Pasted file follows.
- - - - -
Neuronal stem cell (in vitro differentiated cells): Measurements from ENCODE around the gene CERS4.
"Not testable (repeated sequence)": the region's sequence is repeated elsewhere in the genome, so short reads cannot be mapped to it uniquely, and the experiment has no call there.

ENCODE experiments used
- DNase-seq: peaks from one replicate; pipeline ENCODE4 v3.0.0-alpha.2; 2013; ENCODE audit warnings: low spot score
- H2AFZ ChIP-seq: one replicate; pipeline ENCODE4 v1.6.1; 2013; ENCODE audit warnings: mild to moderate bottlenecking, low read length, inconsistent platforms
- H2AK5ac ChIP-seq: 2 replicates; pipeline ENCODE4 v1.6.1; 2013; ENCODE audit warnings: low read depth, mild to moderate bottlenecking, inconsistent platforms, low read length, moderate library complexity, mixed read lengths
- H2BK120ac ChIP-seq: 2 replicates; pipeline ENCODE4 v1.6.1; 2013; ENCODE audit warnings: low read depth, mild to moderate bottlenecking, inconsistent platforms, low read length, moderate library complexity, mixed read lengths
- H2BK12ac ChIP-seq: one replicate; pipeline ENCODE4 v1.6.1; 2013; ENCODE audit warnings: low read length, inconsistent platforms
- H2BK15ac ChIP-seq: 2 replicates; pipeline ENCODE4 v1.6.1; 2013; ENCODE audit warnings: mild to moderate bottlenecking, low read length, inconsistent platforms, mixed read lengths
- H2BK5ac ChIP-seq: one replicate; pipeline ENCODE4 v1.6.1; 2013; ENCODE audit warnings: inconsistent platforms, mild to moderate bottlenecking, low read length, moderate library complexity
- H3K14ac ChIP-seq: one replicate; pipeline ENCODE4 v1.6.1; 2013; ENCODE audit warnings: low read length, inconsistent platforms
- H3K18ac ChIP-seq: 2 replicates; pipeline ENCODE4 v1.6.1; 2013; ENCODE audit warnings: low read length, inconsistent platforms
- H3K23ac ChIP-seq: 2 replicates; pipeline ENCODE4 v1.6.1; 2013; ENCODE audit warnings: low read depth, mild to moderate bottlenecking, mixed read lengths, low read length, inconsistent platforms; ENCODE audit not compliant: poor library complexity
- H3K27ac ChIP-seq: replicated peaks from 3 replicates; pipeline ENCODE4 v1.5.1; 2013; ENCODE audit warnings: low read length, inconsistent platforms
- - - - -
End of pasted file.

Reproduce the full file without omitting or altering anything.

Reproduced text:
Neuronal stem cell (in vitro differentiated cells): Measurements from ENCODE around the gene CERS4.
"Not testable (repeated sequence)": the region's sequence is repeated elsewhere in the genome, so short reads cannot be mapped to it uniquely, and the experiment has no call there.

ENCODE experiments used
- DNase-seq: peaks from one replicate; pipeline ENCODE4 v3.0.0-alpha.2; 2013; ENCODE audit warnings: low spot score
- H2AFZ ChIP-seq: one replicate; pipeline ENCODE4 v1.6.1; 2013; ENCODE audit warnings: mild to moderate bottlenecking, low read length, inconsistent platforms
- H2AK5ac ChIP-seq: 2 replicates; pipeline ENCODE4 v1.6.1; 2013; ENCODE audit warnings: low read depth, mild to moderate bottlenecking, inconsistent platforms, low read length, moderate library complexity, mixed read lengths
- H2BK120ac ChIP-seq: 2 replicates; pipeline ENCODE4 v1.6.1; 2013; ENCODE audit warnings: low read depth, mild to moderate bottlenecking, inconsistent platforms, low read length, moderate library complexity, mixed read lengths
- H2BK12ac ChIP-seq: one replicate; pipeline ENCODE4 v1.6.1; 2013; ENCODE audit warnings: low read length, inconsistent platforms
- H2BK15ac ChIP-seq: 2 replicates; pipeline ENCODE4 v1.6.1; 2013; ENCODE audit warnings: mild to moderate bottlenecking, low read length, inconsistent platforms, mixed read lengths
- H2BK5ac ChIP-seq: one replicate; pipeline ENCODE4 v1.6.1; 2013; ENCODE audit warnings: inconsistent platforms, mild to moderate bottlenecking, low read length, moderate library complexity
- H3K14ac ChIP-seq: one replicate; pipeline ENCODE4 v1.6.1; 2013; ENCODE audit warnings: low read length, inconsistent platforms
- H3K18ac ChIP-seq: 2 replicates; pipeline ENCODE4 v1.6.1; 2013; ENCODE audit warnings: low read length, inconsistent platforms
- H3K23ac ChIP-seq: 2 replicates; pipeline ENCODE4 v1.6.1; 2013; ENCODE audit warnings: low read depth, mild to moderate bottlenecking, mixed read lengths, low read length, inconsistent platforms; ENCODE audit not compliant: poor library complexity
- H3K27ac ChIP-seq: replicated peaks from 3 replicates; pipeline ENCODE4 v1.5.1; 2013; ENCODE audit warnings: low read length, inconsistent platforms